Could the suicide of a loved one suffering from mental illness have been prevented? Should families and friends be able to see the signs and intervene, before it’s too late? These are some of the questions posed by Chad Stopler and his daughters in their book, Too Difficult to Explain – a Bipolar Conundrum.
In the book Chad identifies missed opportunities in trying to understand his son David’s Bipolar Disorder, following David’s death. In 2009, David jumped from his father’s seventh floor flat while the latter watched, absolutely helpless. His family believe this was not a suicide, saying David didn’t know what he was doing at the time.
The latter had been an activist for those with mental health disabilities, but at the age of 40, his own burden became too heavy to bear. This true story is about trying to understand the events, make sense of them, and for the family deal with their grief.
It is a harrowing story. An extract from a creative writing exercise David did, addressing his late mother, highlights his pain, and anguish about how his disease was affecting those around him:
“Mum, I’m sorry for all the pain I’ve given you. I hope I will be forgiven for treating you like I did. I did love you even though it may not have showed. I love you and will never be able to forgive myself for any pain I put you through. I never got the chance or gave myself the chance to tell you how much I really loved you.
Meeting my dead mother would be like meeting a ghost. I feel if she is going to walk into the room at any given time, I’ll be able to hug her like never before.”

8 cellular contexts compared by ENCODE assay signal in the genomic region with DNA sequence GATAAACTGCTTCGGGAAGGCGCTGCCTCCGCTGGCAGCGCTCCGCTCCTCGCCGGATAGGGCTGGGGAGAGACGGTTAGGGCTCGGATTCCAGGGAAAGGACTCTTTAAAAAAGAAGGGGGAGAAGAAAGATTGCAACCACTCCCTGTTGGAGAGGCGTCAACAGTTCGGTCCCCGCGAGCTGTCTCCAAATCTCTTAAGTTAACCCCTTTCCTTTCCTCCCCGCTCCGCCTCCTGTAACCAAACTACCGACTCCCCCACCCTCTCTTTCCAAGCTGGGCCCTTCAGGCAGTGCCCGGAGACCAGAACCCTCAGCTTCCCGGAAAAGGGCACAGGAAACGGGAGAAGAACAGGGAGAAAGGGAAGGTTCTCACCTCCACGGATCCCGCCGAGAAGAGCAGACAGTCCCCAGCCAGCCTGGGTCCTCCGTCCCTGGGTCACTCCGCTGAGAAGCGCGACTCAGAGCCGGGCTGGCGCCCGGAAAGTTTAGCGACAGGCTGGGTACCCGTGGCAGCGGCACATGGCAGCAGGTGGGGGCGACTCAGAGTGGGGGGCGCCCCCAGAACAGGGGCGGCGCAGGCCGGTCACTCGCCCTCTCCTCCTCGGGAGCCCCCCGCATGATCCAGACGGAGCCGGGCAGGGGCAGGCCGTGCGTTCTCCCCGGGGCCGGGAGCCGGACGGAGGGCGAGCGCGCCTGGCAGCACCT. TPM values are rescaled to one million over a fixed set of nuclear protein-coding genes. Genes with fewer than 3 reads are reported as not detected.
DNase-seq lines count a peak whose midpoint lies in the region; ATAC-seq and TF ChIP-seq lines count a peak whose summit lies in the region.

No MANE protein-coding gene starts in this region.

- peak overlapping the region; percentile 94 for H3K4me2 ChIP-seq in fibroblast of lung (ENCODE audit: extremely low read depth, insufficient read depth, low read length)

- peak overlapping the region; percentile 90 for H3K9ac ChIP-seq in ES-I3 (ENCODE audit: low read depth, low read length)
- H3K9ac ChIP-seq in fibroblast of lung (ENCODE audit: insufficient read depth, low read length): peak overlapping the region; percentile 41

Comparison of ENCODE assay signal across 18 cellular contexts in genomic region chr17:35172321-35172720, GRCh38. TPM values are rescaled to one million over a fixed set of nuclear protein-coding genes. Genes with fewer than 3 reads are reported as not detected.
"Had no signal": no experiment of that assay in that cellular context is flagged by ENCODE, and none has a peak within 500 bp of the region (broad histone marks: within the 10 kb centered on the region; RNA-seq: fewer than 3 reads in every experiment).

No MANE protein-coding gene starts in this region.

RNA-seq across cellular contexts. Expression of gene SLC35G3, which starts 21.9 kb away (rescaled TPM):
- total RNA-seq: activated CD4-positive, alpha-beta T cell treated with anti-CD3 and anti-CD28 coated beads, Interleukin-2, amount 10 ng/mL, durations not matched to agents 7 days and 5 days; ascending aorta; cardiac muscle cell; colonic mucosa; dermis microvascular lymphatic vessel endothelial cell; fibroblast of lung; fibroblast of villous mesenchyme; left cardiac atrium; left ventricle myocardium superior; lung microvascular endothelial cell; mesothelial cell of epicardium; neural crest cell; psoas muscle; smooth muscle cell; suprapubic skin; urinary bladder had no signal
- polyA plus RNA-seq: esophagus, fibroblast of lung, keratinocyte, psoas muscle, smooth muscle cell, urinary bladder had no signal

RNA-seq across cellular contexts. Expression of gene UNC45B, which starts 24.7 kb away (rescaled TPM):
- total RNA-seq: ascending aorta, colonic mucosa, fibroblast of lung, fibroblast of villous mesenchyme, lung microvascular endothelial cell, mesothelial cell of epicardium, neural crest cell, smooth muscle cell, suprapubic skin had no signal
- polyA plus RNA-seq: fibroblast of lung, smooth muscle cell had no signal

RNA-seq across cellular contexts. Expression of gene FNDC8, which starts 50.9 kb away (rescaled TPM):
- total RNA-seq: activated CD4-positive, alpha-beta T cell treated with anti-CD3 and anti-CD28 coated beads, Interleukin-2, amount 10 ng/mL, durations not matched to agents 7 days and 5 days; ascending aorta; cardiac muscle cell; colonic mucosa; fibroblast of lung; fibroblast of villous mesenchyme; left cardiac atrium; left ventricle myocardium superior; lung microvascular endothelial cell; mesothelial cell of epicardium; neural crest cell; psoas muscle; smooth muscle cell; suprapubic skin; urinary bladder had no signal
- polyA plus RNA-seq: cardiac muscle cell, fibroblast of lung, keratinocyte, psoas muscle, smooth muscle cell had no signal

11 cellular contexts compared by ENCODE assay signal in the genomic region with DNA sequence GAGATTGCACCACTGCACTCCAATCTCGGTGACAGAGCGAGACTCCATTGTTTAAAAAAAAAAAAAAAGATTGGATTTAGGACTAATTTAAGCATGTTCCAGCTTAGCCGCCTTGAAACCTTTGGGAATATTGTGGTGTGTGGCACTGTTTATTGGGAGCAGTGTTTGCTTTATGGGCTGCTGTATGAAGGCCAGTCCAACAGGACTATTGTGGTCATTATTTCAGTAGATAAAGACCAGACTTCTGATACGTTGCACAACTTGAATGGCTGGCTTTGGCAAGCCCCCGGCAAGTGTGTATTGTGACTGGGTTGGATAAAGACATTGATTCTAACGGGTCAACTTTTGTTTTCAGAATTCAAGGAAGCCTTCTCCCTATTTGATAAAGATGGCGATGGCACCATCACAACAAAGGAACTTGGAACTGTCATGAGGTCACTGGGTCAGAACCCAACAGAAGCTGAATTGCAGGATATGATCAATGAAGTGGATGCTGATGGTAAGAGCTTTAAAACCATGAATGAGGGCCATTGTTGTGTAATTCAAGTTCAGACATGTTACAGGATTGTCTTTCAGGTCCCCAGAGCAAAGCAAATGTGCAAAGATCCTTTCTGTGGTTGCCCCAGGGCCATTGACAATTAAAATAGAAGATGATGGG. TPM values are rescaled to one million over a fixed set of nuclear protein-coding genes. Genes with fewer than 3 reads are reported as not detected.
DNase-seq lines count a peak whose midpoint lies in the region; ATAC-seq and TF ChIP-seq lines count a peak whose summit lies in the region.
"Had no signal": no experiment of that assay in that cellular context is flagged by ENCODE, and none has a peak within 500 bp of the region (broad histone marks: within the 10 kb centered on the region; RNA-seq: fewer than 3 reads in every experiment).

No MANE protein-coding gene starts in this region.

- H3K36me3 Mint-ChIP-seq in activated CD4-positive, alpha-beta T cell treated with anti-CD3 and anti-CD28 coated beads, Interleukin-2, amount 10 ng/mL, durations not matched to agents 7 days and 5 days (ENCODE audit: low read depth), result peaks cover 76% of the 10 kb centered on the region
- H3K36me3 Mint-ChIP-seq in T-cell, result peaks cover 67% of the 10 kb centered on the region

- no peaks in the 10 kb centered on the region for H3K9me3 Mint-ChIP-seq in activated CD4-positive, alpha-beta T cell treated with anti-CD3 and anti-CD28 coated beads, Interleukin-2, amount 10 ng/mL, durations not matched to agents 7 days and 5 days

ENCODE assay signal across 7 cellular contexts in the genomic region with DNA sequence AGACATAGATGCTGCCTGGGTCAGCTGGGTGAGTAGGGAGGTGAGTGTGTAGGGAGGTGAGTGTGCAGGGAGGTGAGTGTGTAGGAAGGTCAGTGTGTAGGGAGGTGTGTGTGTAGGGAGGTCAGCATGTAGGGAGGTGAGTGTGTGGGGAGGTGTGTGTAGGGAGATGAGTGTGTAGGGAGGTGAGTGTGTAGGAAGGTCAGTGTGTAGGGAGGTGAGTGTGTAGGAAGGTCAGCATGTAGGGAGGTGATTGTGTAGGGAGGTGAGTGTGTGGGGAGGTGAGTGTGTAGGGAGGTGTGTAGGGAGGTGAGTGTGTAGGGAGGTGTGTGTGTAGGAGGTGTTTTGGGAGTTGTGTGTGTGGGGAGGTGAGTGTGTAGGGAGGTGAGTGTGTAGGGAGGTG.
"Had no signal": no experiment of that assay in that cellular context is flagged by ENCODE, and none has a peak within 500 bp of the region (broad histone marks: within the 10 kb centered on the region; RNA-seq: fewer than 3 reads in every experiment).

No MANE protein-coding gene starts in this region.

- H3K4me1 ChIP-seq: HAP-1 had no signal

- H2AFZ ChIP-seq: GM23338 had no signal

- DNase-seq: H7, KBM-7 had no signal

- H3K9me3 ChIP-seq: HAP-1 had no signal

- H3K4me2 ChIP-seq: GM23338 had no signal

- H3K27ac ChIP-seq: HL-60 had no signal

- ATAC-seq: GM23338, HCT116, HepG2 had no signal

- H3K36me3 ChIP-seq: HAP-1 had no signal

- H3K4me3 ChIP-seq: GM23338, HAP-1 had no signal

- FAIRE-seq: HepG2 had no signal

The publication of this book coincides with World Bipolar day on 30 March, also the birthday of Vincent van Gogh, who it’s believed suffered from the disease.
Watching my son David climb over my 7th floor balcony and falling to his death was the most horrific event of my life. My attempt to grab him was fruitless and all I could do was scream “Oh No!”
The daytime hours of the next few weeks were a numbed confusion as my daughters Brianne, Lalitte and I grappled with the reality that Diddy was no longer with us. There were two dominating thoughts for me. Firstly, I could not understand why I felt no guilt about his death, because he and I had quarrelled incessantly about the way his bipolar disorder should be handled, and I felt that I may have been wrong and therefore I should feel guilty. Secondly, I had the overwhelming feeling that his life had been completely wasted because he had not fulfilled his wish to have helped his fellow sufferers in a meaningful way.
The nights were not really different, except that my sleep was rather fitful and every few nights I re-experienced the sight of David’s tumble to death. One night was, different, however. I woke from the recurring nightmare and it then hit me that I could possibly help him achieve in death what he was unable to accomplish in life. I would write a book which would show how the system had failed him and, if only a few others would benefit, David’s life would have had meaning.
Too Difficult to Explain – a Bipolar Conundrum is published by Reach Publishers.